15 Body Language Secrets Of Successful People

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Our body language often speaks more  than our verbal skills. Being aware of your body language and training yourself to use proper body language can make the difference in how you get along with people and possibly in your job search. Continue reading

Good News For All Job Seekers: Unemployment Rate Close To 10-year Low

As anticipated, the national unemployment rate fell from 4.8 % to 4.7 % over last month, according to the Bureau of Labor Statistics. Approximately 235,000 new jobs were created in February, adding to the national economy. This development follows a long-term trend, with the U.S. economy having grown for 94 straight months. This is the third-longest recorded growth for the U.S. economy and it is good news for all job seekers.

Unemployment rate, March 2017

Unemployment rates, source: Bureau of Labor Statistics

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New Outreach Efforts to Veterans Regarding Discharges and Military Records

Combat Boots

 

The Department of Defense announced a renewed effort to alert veterans that they may have their service records reviewed for a change of status. Those veterans who feel they were victims of an injustice regarding their discharges etc. may now request a review of their status Continue reading

Women in STEM: Science, Technology, Engineering, and Math

Race and gender play a significant role in the job market. Unfortunately, minorities and women are underrepresented in most STEM careers. Only 25% in this workforce is made up of women. Women are also less likely to graduate in these disciplines. In order to close this gap, President Donald Trump has signed two bills supporting women in the science, technology, engineering and math fields. Both H.R. 321 and H.R. 255 are designed to support women’s participation in STEM education and encourage them to pursue careers in these disciplines.

laboratory

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Staying On Recruiter Radar with LinkedIn

Only 4% of recruiters do not use social media to find and hire candidates. 87% utilize LinkedIn. Learning what recruiters do and what they are looking for can make a huge difference in your search for a new career. Barbra Adams has some insights that may be of value. Continue reading

Famous Veteran : Gene Hackman

Gene Hackman in the "French Connection."

“I have trouble with direction, because I have trouble with authority. I was not a good Marine.”

Gene Hackman was born in San Bernardino, California, but family problems spurred him into moving frequently. Although they finally settled in Danville Illinois, his father left when Hackman was 13 years old and his mother was an alcoholic. At the age of 16, Hackman decided to drop out of high school and join the Marines. Despite being underage, he lied well enough to enlist. Continue reading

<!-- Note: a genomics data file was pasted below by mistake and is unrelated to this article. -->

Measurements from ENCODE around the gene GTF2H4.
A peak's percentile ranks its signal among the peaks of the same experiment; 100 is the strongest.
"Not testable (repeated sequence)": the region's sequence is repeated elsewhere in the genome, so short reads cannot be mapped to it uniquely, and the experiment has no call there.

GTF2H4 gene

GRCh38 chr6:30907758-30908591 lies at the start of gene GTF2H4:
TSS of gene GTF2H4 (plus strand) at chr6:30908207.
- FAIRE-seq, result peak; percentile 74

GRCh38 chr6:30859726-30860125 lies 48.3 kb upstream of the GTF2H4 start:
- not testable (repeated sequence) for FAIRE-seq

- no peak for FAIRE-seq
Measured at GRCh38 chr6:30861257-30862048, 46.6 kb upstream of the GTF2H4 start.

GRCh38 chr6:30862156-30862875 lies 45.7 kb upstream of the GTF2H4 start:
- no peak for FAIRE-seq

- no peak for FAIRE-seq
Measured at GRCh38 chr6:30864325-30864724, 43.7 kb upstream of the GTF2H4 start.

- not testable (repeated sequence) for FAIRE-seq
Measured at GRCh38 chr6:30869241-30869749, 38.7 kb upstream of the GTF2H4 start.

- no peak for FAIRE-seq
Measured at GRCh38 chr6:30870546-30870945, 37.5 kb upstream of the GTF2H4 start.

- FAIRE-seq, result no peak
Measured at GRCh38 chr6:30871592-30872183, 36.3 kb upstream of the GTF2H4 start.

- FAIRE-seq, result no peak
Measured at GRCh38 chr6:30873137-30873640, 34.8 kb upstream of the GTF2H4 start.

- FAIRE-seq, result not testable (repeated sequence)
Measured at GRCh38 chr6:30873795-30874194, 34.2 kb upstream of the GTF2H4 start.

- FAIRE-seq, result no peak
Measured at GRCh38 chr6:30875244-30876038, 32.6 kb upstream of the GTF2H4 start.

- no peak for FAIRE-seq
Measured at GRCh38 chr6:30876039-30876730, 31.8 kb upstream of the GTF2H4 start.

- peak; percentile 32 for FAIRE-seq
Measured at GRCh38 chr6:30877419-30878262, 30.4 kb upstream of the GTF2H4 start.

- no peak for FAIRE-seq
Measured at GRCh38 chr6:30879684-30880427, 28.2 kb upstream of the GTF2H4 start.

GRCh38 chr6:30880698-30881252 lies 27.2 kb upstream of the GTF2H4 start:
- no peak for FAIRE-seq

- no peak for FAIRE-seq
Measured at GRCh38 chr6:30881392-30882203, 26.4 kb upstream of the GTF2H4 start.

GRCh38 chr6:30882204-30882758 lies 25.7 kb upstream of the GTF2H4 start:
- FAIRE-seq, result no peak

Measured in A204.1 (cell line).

News From the Cybersecurity World: Annual RSA Conference

The world’s biggest happening in the cybersecurity field – the RSA Conference – is held annually in San Francisco, CA. The week-long event, February 13-17, 2017, offered an opportunity to learn more about information security and cryptography. A record-breaking 43,000 people had a chance to see 15 keynote presentations and hear from more than 700 speakers in 500 different sessions. Attendees could visit booths of 550 companies on the expo floors, or attend tutorials, seminars or peer-to-peer sessions.

conference

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29 things you should never put on your resume

Hiring managers receive, on average, 75 resumes for each position they post, according to CareerBuilder.com They don’t have the time or resources to review each resume closely, and they spend about six seconds of their initial “fit or no fit” decision. .

  • An Objective. If you applied, it’s already obvious you want the job.
  • Irrelevant Work Experiences. Stay focused on the job at hand.
  • Personal stuff. No social security numbers etc.
  • Your hobbies. Not relevant.
  • Blatant lies. You will get caught.
  • Your age. You may be subject to discrimination.
  • Too much text. Keep it simple.
  • Time off. Not appropriate in your resume.
  • If needed, your interviewer will ask.
  • Inconsistent formatting. Self explanatory.
  • Personal pronouns like I, we, she, etc.
  • Present tense of a past job. Stay current.
  • Any unnecessary words. Keep it simple and clean.
  • A less than professional email address. Keep it professional.
  • Headers, tables, footers and charts. Keep it simple.
  • Your current business contact info. Dangerous!
  • The name of your boss. Dangerous!
  • Company specific terms. Your company’s jargon may not be appropriate.
  • Social media URL’s that are not related to your application.
  • More than fifteen years’ experience. It’s not a life story.
  • Salary information. Not necessary.
  • Outdated fonts. Stay current.
  • Fancy fonts. Keep it simple.
  • Annoying buzzwords
  • Reasons you left your former position. Keep it simple.
  • Your GPA. Really?
  • A photo. Distracting.
  • Opinions not facts. Keep it simple.
  • Short term employment. Not a concern.

For further explanation see the article by Jacquelyn Smith and Rachel Gillett of Business Insider

Go to www.TADPGS.com, click on the “Looking for People” tab, then view “Veterans Solutions”. To see more for information for Veterans, please join our LinkedIn group, Veterans Hiring Solutions for Veterans at http://linkd.in/Sg346w. If you have specific questions, contact me at  Ben.Marich@Adeccona.com.